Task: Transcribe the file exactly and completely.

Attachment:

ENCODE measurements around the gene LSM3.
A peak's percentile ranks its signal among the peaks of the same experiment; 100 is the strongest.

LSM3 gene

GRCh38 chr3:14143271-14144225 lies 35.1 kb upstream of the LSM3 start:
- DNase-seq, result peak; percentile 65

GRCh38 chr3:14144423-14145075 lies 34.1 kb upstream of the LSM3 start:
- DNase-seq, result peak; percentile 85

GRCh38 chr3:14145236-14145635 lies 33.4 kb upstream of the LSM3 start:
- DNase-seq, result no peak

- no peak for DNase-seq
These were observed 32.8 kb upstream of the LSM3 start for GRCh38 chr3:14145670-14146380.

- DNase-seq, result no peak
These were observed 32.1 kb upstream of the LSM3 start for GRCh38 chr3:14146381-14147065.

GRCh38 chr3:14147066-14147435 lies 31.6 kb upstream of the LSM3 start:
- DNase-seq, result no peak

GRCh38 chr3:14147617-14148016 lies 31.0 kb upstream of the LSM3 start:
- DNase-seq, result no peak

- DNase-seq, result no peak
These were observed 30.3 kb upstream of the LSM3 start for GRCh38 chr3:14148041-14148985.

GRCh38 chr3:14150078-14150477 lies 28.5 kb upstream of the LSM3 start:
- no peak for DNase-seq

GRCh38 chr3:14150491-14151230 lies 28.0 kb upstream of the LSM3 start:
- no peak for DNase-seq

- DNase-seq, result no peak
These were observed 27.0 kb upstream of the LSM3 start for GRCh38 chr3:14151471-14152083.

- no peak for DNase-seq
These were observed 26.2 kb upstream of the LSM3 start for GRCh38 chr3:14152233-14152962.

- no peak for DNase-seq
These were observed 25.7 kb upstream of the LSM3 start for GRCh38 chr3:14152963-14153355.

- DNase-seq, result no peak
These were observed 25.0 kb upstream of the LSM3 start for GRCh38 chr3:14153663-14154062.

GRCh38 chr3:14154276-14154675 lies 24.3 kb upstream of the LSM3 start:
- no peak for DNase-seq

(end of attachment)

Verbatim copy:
ENCODE measurements around the gene LSM3.
A peak's percentile ranks its signal among the peaks of the same experiment; 100 is the strongest.

LSM3 gene

GRCh38 chr3:14143271-14144225 lies 35.1 kb upstream of the LSM3 start:
- DNase-seq, result peak; percentile 65

GRCh38 chr3:14144423-14145075 lies 34.1 kb upstream of the LSM3 start:
- DNase-seq, result peak; percentile 85

GRCh38 chr3:14145236-14145635 lies 33.4 kb upstream of the LSM3 start:
- DNase-seq, result no peak

- no peak for DNase-seq
These were observed 32.8 kb upstream of the LSM3 start for GRCh38 chr3:14145670-14146380.

- DNase-seq, result no peak
These were observed 32.1 kb upstream of the LSM3 start for GRCh38 chr3:14146381-14147065.

GRCh38 chr3:14147066-14147435 lies 31.6 kb upstream of the LSM3 start:
- DNase-seq, result no peak

GRCh38 chr3:14147617-14148016 lies 31.0 kb upstream of the LSM3 start:
- DNase-seq, result no peak

- DNase-seq, result no peak
These were observed 30.3 kb upstream of the LSM3 start for GRCh38 chr3:14148041-14148985.

GRCh38 chr3:14150078-14150477 lies 28.5 kb upstream of the LSM3 start:
- no peak for DNase-seq

GRCh38 chr3:14150491-14151230 lies 28.0 kb upstream of the LSM3 start:
- no peak for DNase-seq

- DNase-seq, result no peak
These were observed 27.0 kb upstream of the LSM3 start for GRCh38 chr3:14151471-14152083.

- no peak for DNase-seq
These were observed 26.2 kb upstream of the LSM3 start for GRCh38 chr3:14152233-14152962.

- no peak for DNase-seq
These were observed 25.7 kb upstream of the LSM3 start for GRCh38 chr3:14152963-14153355.

- DNase-seq, result no peak
These were observed 25.0 kb upstream of the LSM3 start for GRCh38 chr3:14153663-14154062.

GRCh38 chr3:14154276-14154675 lies 24.3 kb upstream of the LSM3 start:
- no peak for DNase-seq